Cassie Cunningham, double-espresso-shot coffee in hand, grabbed her hard hat from her office trailer, and went to look for the site foreman of The Grosvenor, the newest hotel under construction in Manhattan. Sweat trickled down her back despite the lightweight cotton T-shirt she wore beneath her hi-vis jacket. She smoothed down the legs of the black khakis she might as well order in bulk from Gap, before putting her hard hat on over her braided black hair.
She checked her phone. It was only ten minutes before ten. How could it be this hot already? August showed New York off at its grimiest best. The smell of rancid garbage blended with overheated bodies created a scent you had no choice but to get accustomed to.
Cassie shielded her eyes and looked up at the progress of the elevator shaft, the sight causing her chest to expand with pride. It was true that some people were moved by a soaring aria, others a heart-wrenching poem. Some lost themselves in the simplicity of a love song. But to her, there was nothing compared to the breathtaking beauty of watching a new building rise from the proverbial ashes of an old one that had long past served its purpose. A building that would change the skyline forever.
“Cassie. You’re late. Not like you.” Site foreman Bruce Gambioni slurped on a large drink from 7-Eleven.
Cassie scrunched up her face. “Did we go with the Super Big Gulp or the Double Gulp today?”
Bruce shrugged. “Double Gulp. Fifty ounces of liquid refreshment right here.”
The idea of drinking the unnaturally orange-looking soda turned her stomach. “Fifty ounces of liquid sugar, you mean. My teeth hurt looking at it.”
“Yeah, well, my wallet hurts looking at that tiny coffee with the long name you always drink.”
“Fair point. It’s an extra hot double espresso flat white with almond milk.”
“It’s a lot of Denver hipster nonsense is what it is.”
Cassie laughed. “It’s over ten years since I moved here.”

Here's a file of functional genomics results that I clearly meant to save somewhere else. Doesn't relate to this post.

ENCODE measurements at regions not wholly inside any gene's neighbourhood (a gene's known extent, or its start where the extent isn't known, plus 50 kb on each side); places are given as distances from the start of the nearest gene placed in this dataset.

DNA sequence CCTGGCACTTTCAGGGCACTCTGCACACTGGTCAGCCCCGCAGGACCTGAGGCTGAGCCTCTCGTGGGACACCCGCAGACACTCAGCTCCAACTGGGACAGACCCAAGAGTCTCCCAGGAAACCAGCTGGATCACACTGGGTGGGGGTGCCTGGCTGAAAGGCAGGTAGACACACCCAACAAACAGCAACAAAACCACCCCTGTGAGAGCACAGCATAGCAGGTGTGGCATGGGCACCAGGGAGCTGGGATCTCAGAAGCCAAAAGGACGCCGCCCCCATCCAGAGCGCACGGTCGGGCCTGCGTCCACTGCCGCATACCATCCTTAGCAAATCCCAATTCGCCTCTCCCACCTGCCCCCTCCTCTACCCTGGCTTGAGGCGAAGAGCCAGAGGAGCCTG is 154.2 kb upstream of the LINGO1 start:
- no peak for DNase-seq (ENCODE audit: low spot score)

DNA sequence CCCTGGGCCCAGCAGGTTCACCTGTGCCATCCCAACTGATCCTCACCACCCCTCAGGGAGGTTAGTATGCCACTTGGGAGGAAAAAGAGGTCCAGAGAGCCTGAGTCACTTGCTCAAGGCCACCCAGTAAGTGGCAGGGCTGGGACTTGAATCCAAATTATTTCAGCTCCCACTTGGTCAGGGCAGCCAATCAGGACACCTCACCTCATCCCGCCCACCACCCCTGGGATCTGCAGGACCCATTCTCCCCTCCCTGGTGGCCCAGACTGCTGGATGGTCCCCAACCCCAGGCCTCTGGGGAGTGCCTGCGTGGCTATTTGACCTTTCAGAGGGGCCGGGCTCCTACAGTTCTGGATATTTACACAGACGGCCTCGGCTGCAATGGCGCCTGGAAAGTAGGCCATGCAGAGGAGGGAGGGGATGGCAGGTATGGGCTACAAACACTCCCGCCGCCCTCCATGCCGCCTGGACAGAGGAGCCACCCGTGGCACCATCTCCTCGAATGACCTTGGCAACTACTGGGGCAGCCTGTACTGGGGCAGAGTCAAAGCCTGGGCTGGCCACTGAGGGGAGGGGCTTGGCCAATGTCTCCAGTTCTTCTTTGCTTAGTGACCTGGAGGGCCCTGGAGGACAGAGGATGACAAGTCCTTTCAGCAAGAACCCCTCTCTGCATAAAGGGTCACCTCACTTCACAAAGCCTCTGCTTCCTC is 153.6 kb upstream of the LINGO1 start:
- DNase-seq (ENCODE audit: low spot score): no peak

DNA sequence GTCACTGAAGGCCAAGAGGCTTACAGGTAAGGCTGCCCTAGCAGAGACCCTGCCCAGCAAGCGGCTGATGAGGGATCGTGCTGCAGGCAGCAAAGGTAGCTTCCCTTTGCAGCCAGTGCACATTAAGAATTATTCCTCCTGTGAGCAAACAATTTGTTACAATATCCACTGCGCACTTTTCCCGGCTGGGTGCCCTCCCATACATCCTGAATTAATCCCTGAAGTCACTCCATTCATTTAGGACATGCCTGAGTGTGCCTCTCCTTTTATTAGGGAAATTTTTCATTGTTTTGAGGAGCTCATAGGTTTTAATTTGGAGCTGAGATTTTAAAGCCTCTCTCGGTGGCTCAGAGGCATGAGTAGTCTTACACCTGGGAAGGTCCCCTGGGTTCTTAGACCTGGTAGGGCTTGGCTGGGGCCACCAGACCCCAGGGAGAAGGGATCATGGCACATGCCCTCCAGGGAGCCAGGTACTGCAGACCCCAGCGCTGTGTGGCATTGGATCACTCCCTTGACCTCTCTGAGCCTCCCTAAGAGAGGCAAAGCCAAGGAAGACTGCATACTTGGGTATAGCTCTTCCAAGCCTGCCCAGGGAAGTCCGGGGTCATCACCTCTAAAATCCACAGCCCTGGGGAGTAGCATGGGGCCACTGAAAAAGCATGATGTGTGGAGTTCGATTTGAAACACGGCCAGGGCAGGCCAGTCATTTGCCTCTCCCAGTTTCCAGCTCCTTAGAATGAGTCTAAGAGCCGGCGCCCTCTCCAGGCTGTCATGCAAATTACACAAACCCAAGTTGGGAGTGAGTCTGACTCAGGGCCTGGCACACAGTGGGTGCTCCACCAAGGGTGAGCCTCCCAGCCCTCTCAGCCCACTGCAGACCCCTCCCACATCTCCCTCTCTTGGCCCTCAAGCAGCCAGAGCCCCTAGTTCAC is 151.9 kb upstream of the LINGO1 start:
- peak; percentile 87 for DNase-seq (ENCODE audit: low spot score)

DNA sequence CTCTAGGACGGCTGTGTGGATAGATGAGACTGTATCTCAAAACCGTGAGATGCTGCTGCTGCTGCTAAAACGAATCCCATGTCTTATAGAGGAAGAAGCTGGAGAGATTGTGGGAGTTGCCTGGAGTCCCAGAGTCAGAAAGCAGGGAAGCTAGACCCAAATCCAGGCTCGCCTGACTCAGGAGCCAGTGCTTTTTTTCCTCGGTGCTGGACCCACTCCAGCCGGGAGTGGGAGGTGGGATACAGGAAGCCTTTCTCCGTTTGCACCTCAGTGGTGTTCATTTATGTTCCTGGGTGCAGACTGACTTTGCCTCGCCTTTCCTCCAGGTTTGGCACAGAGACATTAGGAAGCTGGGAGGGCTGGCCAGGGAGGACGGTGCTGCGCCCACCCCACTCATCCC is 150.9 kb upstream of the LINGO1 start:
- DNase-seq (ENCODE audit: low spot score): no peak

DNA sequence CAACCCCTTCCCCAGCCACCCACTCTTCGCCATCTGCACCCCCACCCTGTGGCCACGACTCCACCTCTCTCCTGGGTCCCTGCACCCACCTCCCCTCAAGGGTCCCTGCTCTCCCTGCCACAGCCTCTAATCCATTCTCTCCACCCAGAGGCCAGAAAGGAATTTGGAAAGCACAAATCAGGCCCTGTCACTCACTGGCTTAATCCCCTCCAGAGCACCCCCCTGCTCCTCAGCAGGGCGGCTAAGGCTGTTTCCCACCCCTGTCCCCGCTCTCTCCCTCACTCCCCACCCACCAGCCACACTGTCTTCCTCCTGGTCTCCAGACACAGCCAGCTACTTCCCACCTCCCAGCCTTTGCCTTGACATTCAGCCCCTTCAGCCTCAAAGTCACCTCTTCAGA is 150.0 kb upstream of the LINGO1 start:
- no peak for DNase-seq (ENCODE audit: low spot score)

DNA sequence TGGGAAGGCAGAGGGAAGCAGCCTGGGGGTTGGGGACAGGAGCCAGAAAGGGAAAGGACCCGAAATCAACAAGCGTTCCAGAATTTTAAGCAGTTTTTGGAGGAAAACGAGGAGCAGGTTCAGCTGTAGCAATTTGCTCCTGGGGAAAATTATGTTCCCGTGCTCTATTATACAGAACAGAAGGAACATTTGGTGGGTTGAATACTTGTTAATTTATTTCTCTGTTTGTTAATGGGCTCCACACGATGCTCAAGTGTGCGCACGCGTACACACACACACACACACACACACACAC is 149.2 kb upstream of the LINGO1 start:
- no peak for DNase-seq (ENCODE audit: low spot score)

“Doesn’t make you a New Yorker. So, what’s up?” he asked. “Where’ve you been?”
She ran her fingers along the side of her jaw and her lip, which still felt numb. “I started this Friday the Thirteenth off with a root canal. Where are we up to?” She tilted her head in the direction of the large crane atop the shaft.
“Well, continuing the great day you’re having, we had a problem with a coarse aggregate delivery they say will put us four days behind. And we found a pipe on the northeast corner that none of the surveys showed.”
“The coarse aggregate’s an easy fix. I’ll get on the phone as soon as we’re done. Did you get someone to call the city about the pipe?”
Fricking UPDs. Unexpected pipe delays. Possibly an old pipe left behind before the site had been redeveloped in the early seventies. Or it could be a vital pipe that would cause a gas leak or flood if cracked. It was a crapshoot. Therefore, there would be a definite delay while they figured it out.
“Yeah. Put a call in as soon as I found out. Just waiting to see how long it will take them to send someone out. I told them to call you.”
Summer’s peak vacation season was the worst time to get the overworked city officials to do anything fast. It was anyone’s guess how long they’d take. “I’ll make a follow-up call once we’re done here.”
“And this is why I love you. I hate dealing with the city.”
The loud ring of her phone pierced the air, and she glanced at the name. “Sorry, it’s Elijah Walters. I need to take this.” As she stepped away from Bruce and answered, she wondered why a partner of the firm was calling her.
“Cassie, good morning. Can you come over to the office as soon as you have a minute?”
“Sure, Elijah. Is there something specific you need me to be prepared to talk about when I get there?”
There was a pause. “No. I need to speak with you privately.”
“Okay, I’ll leave now. Give me thirty to get there.” Cassie hung up the phone. “The boss man wants me to head over to speak to him, Bruce. I gotta go. But I’ll handle the city and the aggregates on the way.”
“You want to take my truck?”
Cassie looked at the gridlock on the streets around her. “I’ll jump on the subway. I’ll be back before the end of the day, I’m sure.”
Forty-five minutes later, she wasn’t feeling quite so confident. No, these emotions were a lot closer to blind fury. “You realize this is grossly unfair.”
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